Blog: Ideas

Passion is Good. Obsession gets more likes.

As an easily fixated person, I’m always fascinated by the types of things other people are obsessed with; especially the things that require a lot of time, patience and a certain degree of fastidiousness. And I’m not alone in this preoccupation. If you subtract all the kitty cats videos and the once-in-a-lifetime flukes, how many of the most popular viral videos are the result of a meticulous dedication to doing one thing over and over? All the rest?

Francis Ford Coppola recognized how transfixed we become when we watch another’s work. By design, most of his films contain a scene with the main character in some act of intricate detail.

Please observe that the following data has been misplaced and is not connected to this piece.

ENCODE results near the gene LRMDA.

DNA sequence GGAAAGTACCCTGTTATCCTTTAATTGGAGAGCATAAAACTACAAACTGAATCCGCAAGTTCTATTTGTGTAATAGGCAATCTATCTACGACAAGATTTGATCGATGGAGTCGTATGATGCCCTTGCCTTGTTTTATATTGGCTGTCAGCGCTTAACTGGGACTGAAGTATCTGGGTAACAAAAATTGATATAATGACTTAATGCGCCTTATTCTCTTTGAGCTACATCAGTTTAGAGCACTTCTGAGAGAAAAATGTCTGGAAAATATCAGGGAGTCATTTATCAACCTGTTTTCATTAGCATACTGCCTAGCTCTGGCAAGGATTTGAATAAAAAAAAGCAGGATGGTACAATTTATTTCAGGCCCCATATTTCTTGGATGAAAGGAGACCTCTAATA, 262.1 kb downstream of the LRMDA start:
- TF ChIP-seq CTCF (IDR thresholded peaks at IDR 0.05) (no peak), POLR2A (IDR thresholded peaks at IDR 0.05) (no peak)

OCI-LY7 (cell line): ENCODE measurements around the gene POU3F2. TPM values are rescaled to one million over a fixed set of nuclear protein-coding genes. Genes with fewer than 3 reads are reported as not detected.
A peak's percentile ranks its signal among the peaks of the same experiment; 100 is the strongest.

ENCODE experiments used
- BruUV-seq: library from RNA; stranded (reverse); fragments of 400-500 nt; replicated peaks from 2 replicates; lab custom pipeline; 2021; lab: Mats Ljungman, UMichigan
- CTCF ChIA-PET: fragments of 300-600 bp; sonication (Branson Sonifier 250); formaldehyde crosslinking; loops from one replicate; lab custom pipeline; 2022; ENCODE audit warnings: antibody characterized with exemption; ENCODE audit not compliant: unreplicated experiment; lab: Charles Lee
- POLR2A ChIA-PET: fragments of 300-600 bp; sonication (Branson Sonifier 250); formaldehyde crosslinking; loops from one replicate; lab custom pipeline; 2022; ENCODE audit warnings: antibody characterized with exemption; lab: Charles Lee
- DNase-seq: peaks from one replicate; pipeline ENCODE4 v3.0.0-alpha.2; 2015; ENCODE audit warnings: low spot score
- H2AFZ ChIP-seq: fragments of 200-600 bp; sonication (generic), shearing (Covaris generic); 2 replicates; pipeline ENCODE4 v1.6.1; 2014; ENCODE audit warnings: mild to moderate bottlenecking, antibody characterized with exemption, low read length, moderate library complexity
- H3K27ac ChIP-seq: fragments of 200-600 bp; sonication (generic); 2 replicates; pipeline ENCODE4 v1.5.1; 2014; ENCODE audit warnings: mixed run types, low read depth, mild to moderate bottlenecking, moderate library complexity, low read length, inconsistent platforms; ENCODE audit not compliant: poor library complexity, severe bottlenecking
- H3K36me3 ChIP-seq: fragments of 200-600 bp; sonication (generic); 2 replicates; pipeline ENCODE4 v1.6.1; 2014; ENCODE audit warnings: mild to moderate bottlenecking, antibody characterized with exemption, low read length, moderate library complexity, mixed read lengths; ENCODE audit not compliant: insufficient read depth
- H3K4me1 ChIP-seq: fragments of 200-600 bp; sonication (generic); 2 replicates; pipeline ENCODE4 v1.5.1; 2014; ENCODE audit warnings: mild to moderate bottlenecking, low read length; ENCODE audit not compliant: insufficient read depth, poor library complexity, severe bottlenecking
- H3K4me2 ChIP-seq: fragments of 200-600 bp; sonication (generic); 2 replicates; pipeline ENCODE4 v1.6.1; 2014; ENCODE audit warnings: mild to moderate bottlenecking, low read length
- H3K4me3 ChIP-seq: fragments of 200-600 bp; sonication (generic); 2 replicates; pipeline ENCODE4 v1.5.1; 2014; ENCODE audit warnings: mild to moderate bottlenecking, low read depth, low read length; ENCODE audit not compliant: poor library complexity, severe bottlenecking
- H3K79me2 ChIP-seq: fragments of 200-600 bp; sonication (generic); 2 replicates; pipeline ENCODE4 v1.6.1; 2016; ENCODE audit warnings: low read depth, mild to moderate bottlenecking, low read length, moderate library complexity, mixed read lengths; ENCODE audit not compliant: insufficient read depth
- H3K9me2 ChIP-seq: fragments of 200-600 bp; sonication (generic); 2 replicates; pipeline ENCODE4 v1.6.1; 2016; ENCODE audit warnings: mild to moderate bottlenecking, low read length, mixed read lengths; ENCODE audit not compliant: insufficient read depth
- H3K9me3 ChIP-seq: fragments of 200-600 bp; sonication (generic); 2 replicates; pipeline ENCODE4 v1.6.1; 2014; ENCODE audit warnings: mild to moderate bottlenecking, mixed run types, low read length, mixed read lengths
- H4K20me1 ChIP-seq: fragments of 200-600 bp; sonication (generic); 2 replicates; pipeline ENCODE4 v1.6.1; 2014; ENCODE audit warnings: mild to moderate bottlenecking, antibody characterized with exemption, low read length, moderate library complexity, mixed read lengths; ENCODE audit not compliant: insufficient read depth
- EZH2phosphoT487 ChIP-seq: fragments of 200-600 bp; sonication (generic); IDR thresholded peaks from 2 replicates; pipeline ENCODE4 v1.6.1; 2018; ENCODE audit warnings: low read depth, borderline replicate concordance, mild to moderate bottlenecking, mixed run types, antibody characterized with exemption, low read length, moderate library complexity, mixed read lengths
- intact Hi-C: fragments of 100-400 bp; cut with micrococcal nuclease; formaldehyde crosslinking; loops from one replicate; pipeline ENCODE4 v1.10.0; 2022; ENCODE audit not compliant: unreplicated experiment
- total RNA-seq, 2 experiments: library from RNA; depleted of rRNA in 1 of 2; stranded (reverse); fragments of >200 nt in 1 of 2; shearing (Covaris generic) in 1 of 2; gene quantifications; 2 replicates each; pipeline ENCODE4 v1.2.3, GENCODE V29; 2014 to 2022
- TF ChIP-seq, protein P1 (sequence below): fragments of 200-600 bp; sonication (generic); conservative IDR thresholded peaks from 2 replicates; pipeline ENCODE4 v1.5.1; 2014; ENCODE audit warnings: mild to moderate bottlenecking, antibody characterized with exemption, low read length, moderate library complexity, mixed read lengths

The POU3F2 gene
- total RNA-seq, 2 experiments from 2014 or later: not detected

In his 1974 film “The Conversation”, Coppola’s camera stops to watch Harry Caul – a security surveillance expert – withdrawal from his own party into a plastic draped room where he assembles eavesdropping devices; listening in on his guest’s conversations.

The 1970’s electronics are beyond antiquated with their big silver knobs, alligator clips, and long runs of speaker wire. Despite this – or maybe because of it – you can’t help watching Harry work. His meticulous obsession and translucent cage are as absorbing as they are revealing; exposing the true nature of the detached and secretive Harry Caul.

(Interestingly, Coppola originally named his main character Harry Call…because he tapped telephones. However, a production secretary’s typo gave Harry a last name that hinted at his true character: “CAUL” – a translucent membrane that covers the face and head. But I digress)

Passion for what we do is good, but showing what obsesses us about our passion is the path to attracting and engaging an audience.

Here is an example that “sticks” with me. I love the meticulous obsession of both film maker and the subject—a masking tape artist.

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